By Mark ChoyFor Mitzpeh@MarkChoy3

Leigh Loffe gives a “If you see something, say something” presentation for the Gelt Charitable Foundation about suicide prevention. Photo courtesy of Ella Steinmetz.

Over the past year, the COVID-19 pandemic has created a host of mental health issues for people around the world. College students, especially freshmen, seem to be more vulnerable to these mental health concerns.

According to an NIH study, 71% of college students out of nearly 200 participants reported “their stress and anxiety had increased” because of the pandemic.

Students at this university deal with similar issues including anxiety, Zoom fatigue and feelings of isolation. However, organizations like Maryland Hillel and Chabad have provided different mental health events and resources for these students.

Leah Bregman, a freshman marketing and finance major, explained how difficult the transition was as a new student in college with online classes. She is frustrated with online classes and said she only “might meet one or two people from each of my classes” if she is lucky.

“I think the hardest part is just not getting to know people, not having help from friends, not knowing people in the class, and then not knowing the teacher,” said Bregman.

For Bregman, Hillel ended up being a place where she could finally meet new people and get more involved within the Jewish community. Hillel took care of incoming freshmen by delivering food to them and checking on their well-being.

Olivia Hazlett, the Springboard Social Justice Fellow for Hillel, primarily handles with freshman engagement and understands many of the issues students are dealing with. As a recent university graduate herself, she relates to the “FOMO” (Fear Of Missing Out) effect that COVID-19 is having on her students.

“Most of my students are living in singles in the dorms,” Hazlett said. “And when freshman year is traditionally all about meeting new people and going to classes and exploring campus, that’s hard to accomplish when classes are remote and you don’t have a roommate.”

Hazlett believes that many of the current freshman students have a bit of “stunted growth.” While the average college experience allows students to explore themselves authentically, the pandemic has blocked many of these avenues where students learn about themselves.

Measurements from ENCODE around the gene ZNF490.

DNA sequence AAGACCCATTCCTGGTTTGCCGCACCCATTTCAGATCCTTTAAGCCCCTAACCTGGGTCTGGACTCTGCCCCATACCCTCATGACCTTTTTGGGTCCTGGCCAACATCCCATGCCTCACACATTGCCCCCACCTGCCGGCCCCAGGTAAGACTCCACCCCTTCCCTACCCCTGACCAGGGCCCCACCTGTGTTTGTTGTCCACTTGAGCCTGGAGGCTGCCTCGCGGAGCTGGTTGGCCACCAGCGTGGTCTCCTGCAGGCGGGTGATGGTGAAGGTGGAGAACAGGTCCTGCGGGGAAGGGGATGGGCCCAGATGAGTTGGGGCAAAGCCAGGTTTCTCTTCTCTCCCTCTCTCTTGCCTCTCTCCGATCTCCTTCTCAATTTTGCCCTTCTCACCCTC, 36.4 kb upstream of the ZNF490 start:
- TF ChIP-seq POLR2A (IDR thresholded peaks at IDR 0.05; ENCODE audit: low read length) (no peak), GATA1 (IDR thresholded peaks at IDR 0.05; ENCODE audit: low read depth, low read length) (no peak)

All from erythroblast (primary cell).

Hillel has worked to help mitigate the feelings of isolation by providing events like a Wellness Shabbat in March. This event was largely successful, with 150 to 200 people participating in the grab-and-go event. Hillel provided care packages that included essential oils, water bottles with a fruit infuser and a free trial for a meditation app.

“I’ve honestly really loved it, it’s been like one way that I can at least try to make connections and it’s given me something to do,” said Bregman. “Honestly, just being involved with Hillel gives me an outlet.”

Chabad has also strived to combat the mental health issues of students. They worked with the Gelt Charitable Foundation which provides training to Rabbis and workshops about suicide prevention for students.

Rabbi Eli Backman, the Chabad rabbi at UMD, worked closely with Gelt to help students who often feel overwhelmed by schoolwork, social issues and home-related issues. He asked them to host a virtual workshop for UMD students.

“They are a wonderful foundation who have taken this crisis seriously and they look to engage students and give them the tools and resources,” said Backman.

Ella Steinmetz, the logistics coordinator at the Gelt Charitable Foundation, found the workshop hosted by Chabad to be incredibly helpful. The students who attended were very eager and desperate to look for whatever help they could get to help themselves and also friends.

The main goal for the Gelt Charitable Foundation is to reach out to as many people as possible and to help people get over the stigma surrounding mental health.

“We’re all in this together, and people have to start to become more open about their mental health struggles through the pandemic,” said Steinmetz. “If you tell me that you don’t know someone who struggles with mental health you’re lying to me, or you’re lying to yourself.”


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